The National Association of Home Builders (NAHB) reported late Monday that a last-minute provision added to the U.S. Senate’s health care reform bill could derail housing industry recovery going forward.
In a rush to pass a massive heath care overhaul before Christmas, by acquiring 60 votes needed to get the bill past the Senate, a provision was added into the health care bill that would require construction industry firms to provide health insurance if the company employs more than five workers. The same mandate is made for big businesses, though all other small businesses, with the exception of the construction industry, would be exempt from providing mandatory health coverage if they employ fewer than 50 workers.
“This narrow provision is an unprecedented assault on the construction industry and unjustly targets an industry trying to keep its doors open during the worst housing downturn since the Great Depression,” said NAHB Chairman Joe Robson, a homebuilder from Tulsa, Okla. “If this provision were to be enacted into law, it would prove to be catastrophic for the home building industry. In short, this is a true jobs killer. Thousands of small builder firms struggling to stay afloat could go under. We strongly urge the Senate to reconsider and pull this onerous provision that threatens the viability of small home builders across the nation.”
The Merkley Amendment
The construction industry health care requirement was introduced in recent weeks by Oregon senator Jeff Merkley, and has been dubbed the Merkley Amendment. In simplest terms, the amendment would require construction employers of all sectors of the industry with at least 5 employees and payroll of $250,000 to offer health insurance. Tom Owens of the Building and Construction Trades Department (BCTD) of the AFL-CIO says “offer” is the operative word when it comes ot the Markley Amendment. (The BCTD represents a number of construction trade unions.) “The amendment doesn’t require employers to pay for the insurance – it simply requires them to offer an insurance package if employees are interested,” Owens says. “Employees would be able to buy insurance whether or not the cost is shared with the employer.”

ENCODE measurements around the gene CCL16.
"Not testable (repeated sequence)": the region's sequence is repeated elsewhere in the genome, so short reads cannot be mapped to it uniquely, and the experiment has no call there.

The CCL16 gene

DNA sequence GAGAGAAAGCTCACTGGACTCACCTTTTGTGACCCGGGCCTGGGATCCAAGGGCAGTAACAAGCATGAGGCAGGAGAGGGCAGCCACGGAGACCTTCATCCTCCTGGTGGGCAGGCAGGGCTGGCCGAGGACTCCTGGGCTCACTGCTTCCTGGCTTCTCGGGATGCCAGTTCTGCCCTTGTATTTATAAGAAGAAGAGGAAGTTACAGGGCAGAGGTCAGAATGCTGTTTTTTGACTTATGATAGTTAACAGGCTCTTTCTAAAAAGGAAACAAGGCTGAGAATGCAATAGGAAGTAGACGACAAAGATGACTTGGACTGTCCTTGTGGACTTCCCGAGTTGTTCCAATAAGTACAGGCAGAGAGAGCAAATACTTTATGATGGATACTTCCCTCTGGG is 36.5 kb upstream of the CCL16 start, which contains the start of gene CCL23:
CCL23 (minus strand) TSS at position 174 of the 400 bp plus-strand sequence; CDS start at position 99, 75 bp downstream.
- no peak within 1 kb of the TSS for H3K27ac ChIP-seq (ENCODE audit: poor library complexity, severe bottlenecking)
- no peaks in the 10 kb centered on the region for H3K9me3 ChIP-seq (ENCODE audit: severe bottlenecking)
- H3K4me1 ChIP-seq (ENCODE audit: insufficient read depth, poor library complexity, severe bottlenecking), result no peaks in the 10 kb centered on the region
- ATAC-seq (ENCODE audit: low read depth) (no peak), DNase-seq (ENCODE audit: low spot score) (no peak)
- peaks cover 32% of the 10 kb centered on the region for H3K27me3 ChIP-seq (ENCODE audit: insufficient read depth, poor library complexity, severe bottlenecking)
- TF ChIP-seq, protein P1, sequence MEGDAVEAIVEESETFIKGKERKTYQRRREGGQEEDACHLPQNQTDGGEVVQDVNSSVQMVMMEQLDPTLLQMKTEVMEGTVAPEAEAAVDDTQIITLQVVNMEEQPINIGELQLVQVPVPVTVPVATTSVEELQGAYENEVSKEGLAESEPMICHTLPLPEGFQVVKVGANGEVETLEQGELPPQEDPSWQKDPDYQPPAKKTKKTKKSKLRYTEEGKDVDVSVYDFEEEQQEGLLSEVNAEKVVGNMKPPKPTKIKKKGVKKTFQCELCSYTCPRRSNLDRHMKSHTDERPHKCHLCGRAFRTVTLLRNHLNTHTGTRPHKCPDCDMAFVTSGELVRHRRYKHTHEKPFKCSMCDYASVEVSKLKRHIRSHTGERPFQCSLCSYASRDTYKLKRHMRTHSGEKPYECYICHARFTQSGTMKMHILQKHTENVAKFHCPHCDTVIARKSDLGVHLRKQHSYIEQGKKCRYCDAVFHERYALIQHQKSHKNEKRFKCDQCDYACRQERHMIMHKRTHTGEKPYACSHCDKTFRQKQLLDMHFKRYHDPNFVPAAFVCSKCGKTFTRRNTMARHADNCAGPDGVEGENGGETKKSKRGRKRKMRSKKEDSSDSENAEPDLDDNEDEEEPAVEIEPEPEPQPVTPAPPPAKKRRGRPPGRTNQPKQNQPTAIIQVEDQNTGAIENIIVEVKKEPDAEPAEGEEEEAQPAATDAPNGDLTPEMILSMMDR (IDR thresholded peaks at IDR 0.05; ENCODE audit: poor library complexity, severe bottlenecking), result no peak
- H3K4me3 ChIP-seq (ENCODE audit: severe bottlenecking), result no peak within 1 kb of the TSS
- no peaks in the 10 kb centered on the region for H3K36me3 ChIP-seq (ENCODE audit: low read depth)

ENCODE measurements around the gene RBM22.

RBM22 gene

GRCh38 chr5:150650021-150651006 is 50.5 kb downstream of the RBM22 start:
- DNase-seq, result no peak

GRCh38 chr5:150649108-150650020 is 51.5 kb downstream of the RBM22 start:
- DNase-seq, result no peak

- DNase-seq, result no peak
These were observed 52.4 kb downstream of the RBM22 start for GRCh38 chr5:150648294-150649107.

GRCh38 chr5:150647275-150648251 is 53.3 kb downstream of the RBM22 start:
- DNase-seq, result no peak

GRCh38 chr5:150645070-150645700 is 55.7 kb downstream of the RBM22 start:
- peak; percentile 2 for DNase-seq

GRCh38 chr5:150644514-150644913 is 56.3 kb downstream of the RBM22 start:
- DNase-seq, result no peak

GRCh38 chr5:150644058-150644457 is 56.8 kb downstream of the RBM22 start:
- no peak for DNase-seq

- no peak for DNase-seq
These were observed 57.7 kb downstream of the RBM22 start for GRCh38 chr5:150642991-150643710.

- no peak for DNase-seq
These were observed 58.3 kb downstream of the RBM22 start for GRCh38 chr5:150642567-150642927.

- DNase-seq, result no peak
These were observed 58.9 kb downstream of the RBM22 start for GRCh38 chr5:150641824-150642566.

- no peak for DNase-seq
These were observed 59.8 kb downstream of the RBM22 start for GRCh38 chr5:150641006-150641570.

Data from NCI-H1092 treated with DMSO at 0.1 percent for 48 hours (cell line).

As a proponent organization of the Merkley Amendment, Owens says the BCTD views the provision as a way to address “cost shifting” in the health care industry.
“Cost shifting has been a major issue in the whole health care debate. People complain because you go to the hospital and end up paying $50 for a Tylenol, and that’s because of uncompensated care,” he says, explaining that the cost to hospitals to care for uninsured individuals ends up being spread around to everyone. “The construction industry in particular can be a dangerous industry with a high incidence of injury. By not covering employees, the costs for on-the-job injuries get shifted to other individuals, including employers who do the responsible thing by offering health insurance.”
Despite proponents’ efforts to show the Merkley Amendment as a favorable item for the construction industry, many small-business owners remain concerned about the passage of the health care reform bill with or without this provision. “If this goes through, I can’t see how it wouldn’t be a devastating blow,” says Mark Scott, president of Mark IV Builders, Bethesda, MD. Scott notes that costs are rising for many aspects of his business, from permits which have more than doubled recently, to unemployment insurance which doubled last year and is set to triple again after January 1. According to language in the massive health care reform bill, Scott expects to pay two-thirds of employees’ insurance costs if the bill becomes law.
“This new amendment may not be the straw that breaks the camel’s back, but the more I hear, the more pessimistic I get,” Scott says. “I went a long time without knowing anyone that went bankrupt, but I expect that to change in the next month.”
While the measure apparently was intended to affect small homebuilders, companies in all aspects of the building trades, including remodelers and replacement contractors, are likely to be affected. Organizations around the construction industry, including NAHB and the National Lumber and Building Material Dealers Association are encouraging their memberships to protest the amendment as a vote on the final version of the Senate bill is expected Wednesday. If the bill passes, it will go into committee to be reconciled with the House version, which is expected to happen after the first of the year.